Public funding of charities – comments by the new Charity Commission chair

It is slightly worrying that in his first speech as chair of the Charity Commission, William Shawcross has questioned whether charities in receipt of public funds have become ‘junior partners in the welfare state’. He went on to ask if they might be better off relying on private philanthropy – a view that we know many people share, but which is out of step with current reality.

It’s early days for the new Chair, so we look forward to meeting and debating this further with him. But it may be worth reviewing NCVO’s position and looking at the data to give us some more food-for-thought:

  • In the eyes of the law, a charity is a charity regardless of whether it receives Government grants or delivers public service contracts. We agree. Even when a charity delivers contracts, it does so in line with its charitable purposes and because it sees this activity as advantageous to its beneficiaries.
  • Charities get funding from a wide range of sources, and three quarters of all voluntary organisations do not receive any income from statutory sources. Overall, funding from statutory sources accounts for 38% of the sector’s income (amounting to £13.9 billion).
  • NCVO has always advised charities not to put their eggs all in one basket. While efforts to increase donations are very welcome, charities should be wary of over-reliance on any one source of income. As one charity chief exec has put it, it’s not in the interests of vulnerable people to be served by vulnerable organisations. Particularly as new opportunities such as social investment arise, there are even more compelling reasons for charities to diversify.
  • We need to be mindful too that increasing private philanthropy is not a solution for all charities. Often, smaller charities or those serving unpopular causes find it harder to fundraise – yet we know that these charities can often play a vital role in our communities, particularly reaching out to the most disadvantaged and marginalised people. It is also the case, as our recent UK Giving survey indicated, that in tough economic times, fewer people may be in a position to give.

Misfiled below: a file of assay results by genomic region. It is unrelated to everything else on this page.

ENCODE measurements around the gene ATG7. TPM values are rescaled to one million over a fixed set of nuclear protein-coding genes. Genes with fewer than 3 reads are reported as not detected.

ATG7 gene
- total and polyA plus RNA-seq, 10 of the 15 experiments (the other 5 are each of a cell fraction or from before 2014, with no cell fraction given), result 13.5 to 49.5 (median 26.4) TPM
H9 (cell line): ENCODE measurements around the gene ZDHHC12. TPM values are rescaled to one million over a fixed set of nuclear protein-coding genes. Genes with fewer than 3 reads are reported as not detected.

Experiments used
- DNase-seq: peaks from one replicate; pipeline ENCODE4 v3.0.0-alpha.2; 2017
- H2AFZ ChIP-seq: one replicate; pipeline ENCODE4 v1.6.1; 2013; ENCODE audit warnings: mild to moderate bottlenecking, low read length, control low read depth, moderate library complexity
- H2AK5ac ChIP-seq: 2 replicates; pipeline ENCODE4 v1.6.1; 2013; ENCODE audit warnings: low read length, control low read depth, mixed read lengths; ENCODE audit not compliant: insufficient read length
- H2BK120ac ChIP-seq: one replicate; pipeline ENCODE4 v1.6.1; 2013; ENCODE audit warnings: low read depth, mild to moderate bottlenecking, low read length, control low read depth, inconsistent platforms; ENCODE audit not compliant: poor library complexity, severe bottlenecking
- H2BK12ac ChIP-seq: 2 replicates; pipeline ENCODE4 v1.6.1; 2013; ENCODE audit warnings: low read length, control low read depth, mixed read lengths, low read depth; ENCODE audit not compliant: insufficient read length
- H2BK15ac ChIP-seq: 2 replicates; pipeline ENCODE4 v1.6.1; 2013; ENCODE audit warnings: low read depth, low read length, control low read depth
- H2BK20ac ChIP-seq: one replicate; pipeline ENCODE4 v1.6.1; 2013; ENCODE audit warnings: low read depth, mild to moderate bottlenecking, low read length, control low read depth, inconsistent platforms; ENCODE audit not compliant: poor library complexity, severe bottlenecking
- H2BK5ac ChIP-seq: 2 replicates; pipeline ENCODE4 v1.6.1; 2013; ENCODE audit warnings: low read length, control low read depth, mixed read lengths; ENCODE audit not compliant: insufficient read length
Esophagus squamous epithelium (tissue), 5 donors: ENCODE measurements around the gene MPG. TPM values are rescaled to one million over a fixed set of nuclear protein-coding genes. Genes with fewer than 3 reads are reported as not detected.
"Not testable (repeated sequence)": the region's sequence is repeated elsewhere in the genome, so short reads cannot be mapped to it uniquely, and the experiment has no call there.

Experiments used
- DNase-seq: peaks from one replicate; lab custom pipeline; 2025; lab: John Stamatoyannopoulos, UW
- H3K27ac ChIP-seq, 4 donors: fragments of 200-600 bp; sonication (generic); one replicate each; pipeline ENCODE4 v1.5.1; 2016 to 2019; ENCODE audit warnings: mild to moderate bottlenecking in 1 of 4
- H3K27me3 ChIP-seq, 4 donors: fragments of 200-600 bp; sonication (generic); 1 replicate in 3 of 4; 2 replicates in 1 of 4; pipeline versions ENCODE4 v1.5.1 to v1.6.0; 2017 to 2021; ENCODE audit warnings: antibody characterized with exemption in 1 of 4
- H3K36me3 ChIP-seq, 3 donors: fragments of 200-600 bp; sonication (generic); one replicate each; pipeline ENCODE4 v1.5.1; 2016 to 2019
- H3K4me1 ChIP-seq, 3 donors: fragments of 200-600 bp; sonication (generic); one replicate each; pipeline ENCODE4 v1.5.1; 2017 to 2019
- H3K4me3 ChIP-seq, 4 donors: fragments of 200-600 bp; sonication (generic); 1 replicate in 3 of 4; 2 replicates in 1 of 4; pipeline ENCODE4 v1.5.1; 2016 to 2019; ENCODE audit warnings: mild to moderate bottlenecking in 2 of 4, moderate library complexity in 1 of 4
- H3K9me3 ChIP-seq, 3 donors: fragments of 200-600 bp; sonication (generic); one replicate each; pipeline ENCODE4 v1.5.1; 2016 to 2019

• Finally, while there are risks in taking on public service contracts, there are also opportunities that go far beyond securing more funding. Delivering a public service contract may enable a charity to reach a far wider number of beneficiaries, to work in a more integrated way with local agencies, or to re-design existing services to better meet the needs of their community.

So, while some people would support the Chair’s comments, it is important to keep considering the evidence and to have a mature discussion on these important issues.

For more myth-busting and misconceptions about charities, see Karl’s blog on The Seven Deadly Charity Myths.

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Elizabeth Chamberlain Elizabeth is head of policy and public services at NCVO. She has been part of the policy team since 2008, as the expert on charity law and regulation. Her policy interests also include charity campaigning, the sector’s independence, transparency, and accountability.

One Response to Public funding of charities – comments by the new Charity Commission chair

  1. Hamid Azad says:

    Charities must get fair share of state fund. Relying on private philanthropy is not a reliable way of resource mobilisation. Because of increasing competition and reduction in private donations, as a consequence of overall economic down turn, private philanthropy is shrinking on a daily basis. Therefore, the sector need to innovate new effective ways of fundraising. NCVO should have a meaningful dialogue with the government to ensure adequate support to keep up sector’s progress un-interrupted.